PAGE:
Weekly Commentary  

Little things, big things

Losing income when you're already barely making ends meet is a big deal. It hurts even more if it's because you were following the rules and then those rules came back to bite you.

This week a Liberal MP discovered something that officials in the Department of Finance had accidentally missed. I'll try to avoid unnecessary details here and get straight to the point.

As you know, if a person is a low income senior he or she may be eligible for the monthly supplement known as the GIS.

Well, apparently under certain conditions if you are in that position and you withdraw money from savings you may have in your RRIF (or RRSP) you might put at risk all or part of your GIS.

You'll notice I'm using words like 'may', 'apparently' and 'might'.

What's happening now is that the Minister of Human Resources, Diane Finley, has ordered an immediate review of all of these policies to make sure they are not working against seniors. She has also instructed officials to take a look at any previous transactions along these lines done by low income seniors to see if they inadvertently were short changed.

Regarding jobs and economic growth for BC, an announcement Friday has gone almost unnoticed.

A BC shipbuilding design company just landed a sweet contract in an open bid process to be the designer of the Coast Guard's new offshore oceanographic science vessel.

To be completed by 2014, this multi-million dollar project will continue the clean, high tech clusters of jobs that have such a positive economic impact on our province.

Now for a really big news item, did you see the monthly report on Canada's overall fiscal situation? Some people may get bored by reports from 'number crunchers' but I get all excited when I check out these numbers (okay, so I don't have a life).

The audit shows that our deficit for this year has gone down almost 40%!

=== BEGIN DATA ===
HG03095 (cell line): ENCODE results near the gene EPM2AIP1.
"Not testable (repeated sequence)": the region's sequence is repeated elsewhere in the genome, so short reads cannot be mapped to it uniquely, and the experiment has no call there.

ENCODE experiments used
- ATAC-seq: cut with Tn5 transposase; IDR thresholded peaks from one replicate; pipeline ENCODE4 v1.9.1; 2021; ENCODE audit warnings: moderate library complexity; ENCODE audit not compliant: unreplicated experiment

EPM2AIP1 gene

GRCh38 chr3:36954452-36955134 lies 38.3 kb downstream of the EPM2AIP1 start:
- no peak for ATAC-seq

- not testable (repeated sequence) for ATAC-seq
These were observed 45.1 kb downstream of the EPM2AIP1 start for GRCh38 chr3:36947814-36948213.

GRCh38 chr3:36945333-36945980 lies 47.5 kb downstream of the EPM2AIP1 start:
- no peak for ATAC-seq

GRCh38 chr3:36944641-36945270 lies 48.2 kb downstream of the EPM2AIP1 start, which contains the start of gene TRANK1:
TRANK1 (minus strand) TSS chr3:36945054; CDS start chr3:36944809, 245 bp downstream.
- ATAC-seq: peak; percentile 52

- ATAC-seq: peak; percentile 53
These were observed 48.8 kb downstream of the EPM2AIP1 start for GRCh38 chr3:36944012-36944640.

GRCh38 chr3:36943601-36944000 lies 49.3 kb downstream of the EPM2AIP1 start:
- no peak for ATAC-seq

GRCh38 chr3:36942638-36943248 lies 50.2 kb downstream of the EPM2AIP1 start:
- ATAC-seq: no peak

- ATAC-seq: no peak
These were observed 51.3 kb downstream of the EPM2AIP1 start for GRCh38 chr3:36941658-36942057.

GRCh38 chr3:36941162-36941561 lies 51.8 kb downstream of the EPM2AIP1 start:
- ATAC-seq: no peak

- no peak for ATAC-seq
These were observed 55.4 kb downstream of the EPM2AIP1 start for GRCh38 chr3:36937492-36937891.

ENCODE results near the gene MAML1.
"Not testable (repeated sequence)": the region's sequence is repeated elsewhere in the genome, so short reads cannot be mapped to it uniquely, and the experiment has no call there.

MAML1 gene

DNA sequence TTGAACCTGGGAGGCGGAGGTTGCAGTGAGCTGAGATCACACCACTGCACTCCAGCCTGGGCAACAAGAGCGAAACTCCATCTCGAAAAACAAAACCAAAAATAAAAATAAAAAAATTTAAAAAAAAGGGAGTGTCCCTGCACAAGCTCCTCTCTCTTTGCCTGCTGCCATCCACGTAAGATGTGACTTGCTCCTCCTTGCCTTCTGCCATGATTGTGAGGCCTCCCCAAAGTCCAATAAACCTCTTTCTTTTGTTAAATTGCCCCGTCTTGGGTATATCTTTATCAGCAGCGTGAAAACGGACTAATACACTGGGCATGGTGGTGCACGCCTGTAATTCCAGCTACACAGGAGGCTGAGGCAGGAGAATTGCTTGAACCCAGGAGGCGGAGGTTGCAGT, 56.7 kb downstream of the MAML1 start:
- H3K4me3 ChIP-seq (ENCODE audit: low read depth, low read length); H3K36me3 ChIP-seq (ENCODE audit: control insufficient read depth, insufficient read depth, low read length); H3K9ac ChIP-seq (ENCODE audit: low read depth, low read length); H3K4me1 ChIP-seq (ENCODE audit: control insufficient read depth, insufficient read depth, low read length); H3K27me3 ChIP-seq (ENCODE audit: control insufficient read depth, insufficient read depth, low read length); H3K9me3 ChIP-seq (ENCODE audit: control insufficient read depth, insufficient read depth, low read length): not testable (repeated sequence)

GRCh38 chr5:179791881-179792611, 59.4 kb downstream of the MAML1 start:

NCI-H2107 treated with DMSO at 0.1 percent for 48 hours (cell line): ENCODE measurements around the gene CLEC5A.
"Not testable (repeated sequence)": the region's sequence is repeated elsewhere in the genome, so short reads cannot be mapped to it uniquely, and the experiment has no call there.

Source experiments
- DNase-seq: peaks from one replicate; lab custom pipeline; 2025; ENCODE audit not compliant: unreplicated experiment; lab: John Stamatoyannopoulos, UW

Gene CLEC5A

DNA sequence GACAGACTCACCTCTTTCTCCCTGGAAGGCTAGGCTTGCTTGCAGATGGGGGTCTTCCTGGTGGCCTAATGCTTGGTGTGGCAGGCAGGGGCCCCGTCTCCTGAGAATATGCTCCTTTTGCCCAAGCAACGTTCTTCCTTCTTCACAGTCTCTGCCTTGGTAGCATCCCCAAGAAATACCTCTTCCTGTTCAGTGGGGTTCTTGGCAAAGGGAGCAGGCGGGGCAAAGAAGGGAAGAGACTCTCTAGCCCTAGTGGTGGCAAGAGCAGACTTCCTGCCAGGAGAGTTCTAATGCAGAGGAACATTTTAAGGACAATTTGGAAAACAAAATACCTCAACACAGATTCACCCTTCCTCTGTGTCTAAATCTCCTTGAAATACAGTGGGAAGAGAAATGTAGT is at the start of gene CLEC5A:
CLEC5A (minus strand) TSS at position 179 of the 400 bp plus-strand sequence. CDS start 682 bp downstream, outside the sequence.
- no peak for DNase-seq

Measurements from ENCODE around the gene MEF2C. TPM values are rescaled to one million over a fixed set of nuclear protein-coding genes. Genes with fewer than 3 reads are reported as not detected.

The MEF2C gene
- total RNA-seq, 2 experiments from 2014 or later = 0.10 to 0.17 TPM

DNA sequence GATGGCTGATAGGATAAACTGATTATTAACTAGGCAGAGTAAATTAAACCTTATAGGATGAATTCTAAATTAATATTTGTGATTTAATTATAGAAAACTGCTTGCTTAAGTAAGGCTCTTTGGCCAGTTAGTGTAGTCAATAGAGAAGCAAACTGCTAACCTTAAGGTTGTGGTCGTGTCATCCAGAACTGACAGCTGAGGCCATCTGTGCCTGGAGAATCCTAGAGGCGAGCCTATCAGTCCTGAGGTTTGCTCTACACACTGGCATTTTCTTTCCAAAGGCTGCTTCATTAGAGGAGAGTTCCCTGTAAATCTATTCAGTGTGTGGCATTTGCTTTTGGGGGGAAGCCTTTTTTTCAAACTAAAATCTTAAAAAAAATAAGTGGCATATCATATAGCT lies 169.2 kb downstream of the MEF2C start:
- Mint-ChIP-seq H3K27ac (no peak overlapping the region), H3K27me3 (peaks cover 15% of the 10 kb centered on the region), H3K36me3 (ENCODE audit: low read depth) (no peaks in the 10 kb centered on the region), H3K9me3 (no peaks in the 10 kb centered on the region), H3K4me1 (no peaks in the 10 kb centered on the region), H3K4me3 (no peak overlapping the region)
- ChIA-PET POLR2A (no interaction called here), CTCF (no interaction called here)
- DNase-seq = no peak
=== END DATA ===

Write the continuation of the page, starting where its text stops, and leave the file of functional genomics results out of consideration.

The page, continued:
And the tax picture gets me going too. Regular readers of this column will be aware that from time to time I reflect on the great Tax Debate question.

Basically, one side says we need to raise taxes to bring revenues into government coffers. The other side, ours, says that doesn't have to be the case.

Taxes of course are necessary. But over-taxation is a disincentive and drives away hard work and job creating investment.

During the last couple of years of global downturn most industrialized nations did not lower taxes.

We did.

Of course we lowered the GST by almost 29%. We also have continued to reduce taxes on small, medium and large enterprises.

We've also lowered taxes on seniors by allowing income splitting and we've raised the amount of income a senior can bring in without being subject to tax.

Through these and other measures we've maintained a consistent message that the only direction federal taxes are going is 'down'.

We've done this based on our belief that reducing taxes will encourage work, investment and innovation.

So what has the jury said about the federal government taking this position?

Well, in Friday's daily paper we saw the analysis. Tax revenues have increased by about 9.6%, or over $13 Billion! That means more people are working and more businesses are growing and more revenues are coming to the government because we have lowered taxes, not raised them.

That will be our plan going forward.

This article is written by or on behalf of an outsourced columnist and does not necessarily reflect the views of Castanet.

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